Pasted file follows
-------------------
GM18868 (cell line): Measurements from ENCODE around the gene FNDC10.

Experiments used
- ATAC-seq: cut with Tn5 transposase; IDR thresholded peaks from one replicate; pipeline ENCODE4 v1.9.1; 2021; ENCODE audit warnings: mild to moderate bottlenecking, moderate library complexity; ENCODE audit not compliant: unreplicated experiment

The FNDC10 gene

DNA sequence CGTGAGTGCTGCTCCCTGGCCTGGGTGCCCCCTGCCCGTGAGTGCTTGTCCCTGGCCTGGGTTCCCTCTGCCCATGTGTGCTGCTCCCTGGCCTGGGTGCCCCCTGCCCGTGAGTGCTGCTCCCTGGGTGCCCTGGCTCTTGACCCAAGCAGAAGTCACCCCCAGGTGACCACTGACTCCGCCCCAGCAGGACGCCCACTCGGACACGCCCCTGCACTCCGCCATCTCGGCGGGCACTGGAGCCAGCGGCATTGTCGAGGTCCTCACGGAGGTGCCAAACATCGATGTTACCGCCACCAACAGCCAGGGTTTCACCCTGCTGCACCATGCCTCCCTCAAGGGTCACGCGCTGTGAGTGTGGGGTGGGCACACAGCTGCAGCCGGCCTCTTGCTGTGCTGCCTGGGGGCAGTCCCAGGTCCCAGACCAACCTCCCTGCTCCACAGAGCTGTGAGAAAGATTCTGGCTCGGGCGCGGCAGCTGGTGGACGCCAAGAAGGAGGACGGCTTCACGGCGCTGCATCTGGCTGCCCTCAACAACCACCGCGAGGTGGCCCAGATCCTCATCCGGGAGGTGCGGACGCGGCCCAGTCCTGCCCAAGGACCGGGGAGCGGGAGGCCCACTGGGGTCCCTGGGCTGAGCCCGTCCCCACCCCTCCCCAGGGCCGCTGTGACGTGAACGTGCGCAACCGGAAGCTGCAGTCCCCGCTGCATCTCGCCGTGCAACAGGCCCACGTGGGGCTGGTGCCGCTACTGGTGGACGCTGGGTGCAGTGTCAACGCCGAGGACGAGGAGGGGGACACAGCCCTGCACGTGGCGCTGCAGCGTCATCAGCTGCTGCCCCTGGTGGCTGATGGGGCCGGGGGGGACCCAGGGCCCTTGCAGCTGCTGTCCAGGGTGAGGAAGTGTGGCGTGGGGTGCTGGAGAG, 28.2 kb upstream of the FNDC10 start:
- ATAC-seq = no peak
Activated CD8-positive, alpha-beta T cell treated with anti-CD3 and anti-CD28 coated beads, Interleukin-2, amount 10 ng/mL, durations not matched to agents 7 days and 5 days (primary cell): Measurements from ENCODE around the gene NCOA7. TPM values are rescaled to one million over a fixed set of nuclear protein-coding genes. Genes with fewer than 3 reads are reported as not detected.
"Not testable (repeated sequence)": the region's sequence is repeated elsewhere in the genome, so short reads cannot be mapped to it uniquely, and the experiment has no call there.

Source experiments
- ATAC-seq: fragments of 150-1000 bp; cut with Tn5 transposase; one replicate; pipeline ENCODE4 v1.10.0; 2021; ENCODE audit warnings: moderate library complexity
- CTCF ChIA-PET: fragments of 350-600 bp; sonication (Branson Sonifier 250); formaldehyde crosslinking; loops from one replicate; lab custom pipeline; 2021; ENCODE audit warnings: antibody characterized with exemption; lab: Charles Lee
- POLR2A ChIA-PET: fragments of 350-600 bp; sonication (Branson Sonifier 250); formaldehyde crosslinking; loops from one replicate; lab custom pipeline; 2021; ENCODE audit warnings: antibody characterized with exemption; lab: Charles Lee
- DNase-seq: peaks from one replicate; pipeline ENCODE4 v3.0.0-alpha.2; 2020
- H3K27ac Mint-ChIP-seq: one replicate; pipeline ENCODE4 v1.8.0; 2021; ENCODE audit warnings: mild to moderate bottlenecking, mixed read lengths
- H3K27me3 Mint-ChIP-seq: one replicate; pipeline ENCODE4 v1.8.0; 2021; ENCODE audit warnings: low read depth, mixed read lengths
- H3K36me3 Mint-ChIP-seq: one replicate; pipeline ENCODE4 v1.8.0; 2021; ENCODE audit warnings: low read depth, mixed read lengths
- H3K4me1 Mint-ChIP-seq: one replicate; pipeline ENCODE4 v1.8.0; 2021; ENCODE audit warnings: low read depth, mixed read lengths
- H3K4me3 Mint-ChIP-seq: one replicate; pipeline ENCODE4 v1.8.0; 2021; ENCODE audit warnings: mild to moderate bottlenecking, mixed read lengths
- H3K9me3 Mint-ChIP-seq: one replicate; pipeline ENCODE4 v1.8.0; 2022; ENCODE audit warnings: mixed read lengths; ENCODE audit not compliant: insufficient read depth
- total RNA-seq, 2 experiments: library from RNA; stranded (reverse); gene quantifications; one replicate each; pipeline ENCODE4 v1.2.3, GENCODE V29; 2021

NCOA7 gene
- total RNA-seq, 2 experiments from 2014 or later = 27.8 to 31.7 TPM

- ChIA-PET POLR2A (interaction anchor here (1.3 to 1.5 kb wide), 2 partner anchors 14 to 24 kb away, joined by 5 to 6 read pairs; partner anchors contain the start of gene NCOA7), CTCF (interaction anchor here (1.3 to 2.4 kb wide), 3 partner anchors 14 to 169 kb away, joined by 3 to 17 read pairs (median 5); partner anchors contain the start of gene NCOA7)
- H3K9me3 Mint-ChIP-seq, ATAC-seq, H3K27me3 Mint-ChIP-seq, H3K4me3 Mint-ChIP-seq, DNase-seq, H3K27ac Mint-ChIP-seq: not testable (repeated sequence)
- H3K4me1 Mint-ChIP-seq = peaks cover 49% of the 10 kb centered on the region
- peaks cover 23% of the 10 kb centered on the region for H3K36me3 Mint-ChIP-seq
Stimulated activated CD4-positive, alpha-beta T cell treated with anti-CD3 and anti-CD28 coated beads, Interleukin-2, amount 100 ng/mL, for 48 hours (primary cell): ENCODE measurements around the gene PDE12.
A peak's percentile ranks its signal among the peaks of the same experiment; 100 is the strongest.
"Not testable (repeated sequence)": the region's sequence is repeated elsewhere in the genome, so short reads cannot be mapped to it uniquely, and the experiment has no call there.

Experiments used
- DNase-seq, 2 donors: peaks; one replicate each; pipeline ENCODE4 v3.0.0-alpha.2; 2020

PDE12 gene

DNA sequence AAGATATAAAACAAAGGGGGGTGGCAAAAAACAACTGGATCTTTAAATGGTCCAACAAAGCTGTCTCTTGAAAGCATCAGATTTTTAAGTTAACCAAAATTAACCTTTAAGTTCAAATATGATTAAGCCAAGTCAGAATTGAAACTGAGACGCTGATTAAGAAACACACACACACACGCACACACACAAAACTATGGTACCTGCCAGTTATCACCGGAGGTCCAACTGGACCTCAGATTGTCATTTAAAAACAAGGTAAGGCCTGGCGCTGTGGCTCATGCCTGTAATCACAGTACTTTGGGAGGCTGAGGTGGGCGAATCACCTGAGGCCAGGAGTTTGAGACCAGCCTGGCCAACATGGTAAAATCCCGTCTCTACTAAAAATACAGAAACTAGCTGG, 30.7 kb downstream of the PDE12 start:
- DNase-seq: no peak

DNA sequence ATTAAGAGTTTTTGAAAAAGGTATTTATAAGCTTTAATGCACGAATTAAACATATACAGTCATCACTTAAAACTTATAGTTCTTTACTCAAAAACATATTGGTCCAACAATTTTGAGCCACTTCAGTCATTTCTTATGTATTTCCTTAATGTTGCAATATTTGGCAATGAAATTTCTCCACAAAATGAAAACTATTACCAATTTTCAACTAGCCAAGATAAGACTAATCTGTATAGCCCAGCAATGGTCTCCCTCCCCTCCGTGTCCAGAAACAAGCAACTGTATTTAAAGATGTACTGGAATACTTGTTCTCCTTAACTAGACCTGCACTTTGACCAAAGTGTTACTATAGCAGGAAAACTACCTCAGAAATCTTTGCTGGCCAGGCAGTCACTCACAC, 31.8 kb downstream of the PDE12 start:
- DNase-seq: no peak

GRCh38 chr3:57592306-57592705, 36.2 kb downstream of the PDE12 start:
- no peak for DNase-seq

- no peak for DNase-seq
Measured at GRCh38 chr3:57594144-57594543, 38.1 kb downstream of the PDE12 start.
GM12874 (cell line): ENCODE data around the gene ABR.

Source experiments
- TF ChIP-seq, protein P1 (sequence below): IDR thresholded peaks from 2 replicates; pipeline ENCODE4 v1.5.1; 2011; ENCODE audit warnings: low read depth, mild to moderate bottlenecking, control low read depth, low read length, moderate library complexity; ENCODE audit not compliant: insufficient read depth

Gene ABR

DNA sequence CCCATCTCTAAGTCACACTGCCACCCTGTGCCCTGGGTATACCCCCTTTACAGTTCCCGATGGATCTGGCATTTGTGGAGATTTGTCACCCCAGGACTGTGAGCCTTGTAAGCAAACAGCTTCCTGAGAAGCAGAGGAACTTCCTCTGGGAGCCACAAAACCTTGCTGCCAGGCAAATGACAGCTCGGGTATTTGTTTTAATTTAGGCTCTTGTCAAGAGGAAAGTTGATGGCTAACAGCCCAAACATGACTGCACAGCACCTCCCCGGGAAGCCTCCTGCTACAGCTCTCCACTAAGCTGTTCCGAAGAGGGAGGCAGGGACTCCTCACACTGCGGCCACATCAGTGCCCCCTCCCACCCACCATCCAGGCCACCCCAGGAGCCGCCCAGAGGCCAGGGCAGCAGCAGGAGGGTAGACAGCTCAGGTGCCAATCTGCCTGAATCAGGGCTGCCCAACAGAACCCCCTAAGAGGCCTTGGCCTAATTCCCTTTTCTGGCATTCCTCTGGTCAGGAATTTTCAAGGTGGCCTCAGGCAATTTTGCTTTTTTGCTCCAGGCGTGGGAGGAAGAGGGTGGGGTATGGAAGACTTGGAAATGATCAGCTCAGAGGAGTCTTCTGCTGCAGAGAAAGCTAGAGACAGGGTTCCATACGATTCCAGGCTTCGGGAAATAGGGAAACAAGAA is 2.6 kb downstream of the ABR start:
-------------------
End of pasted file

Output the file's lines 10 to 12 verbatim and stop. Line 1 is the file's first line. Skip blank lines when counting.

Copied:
- ATAC-seq: fragments of 150-1000 bp; cut with Tn5 transposase; one replicate; pipeline ENCODE4 v1.10.0; 2021; ENCODE audit warnings: moderate library complexity
- CTCF ChIA-PET: fragments of 350-600 bp; sonication (Branson Sonifier 250); formaldehyde crosslinking; loops from one replicate; lab custom pipeline; 2021; ENCODE audit warnings: antibody characterized with exemption; lab: Charles Lee
- POLR2A ChIA-PET: fragments of 350-600 bp; sonication (Branson Sonifier 250); formaldehyde crosslinking; loops from one replicate; lab custom pipeline; 2021; ENCODE audit warnings: antibody characterized with exemption; lab: Charles Lee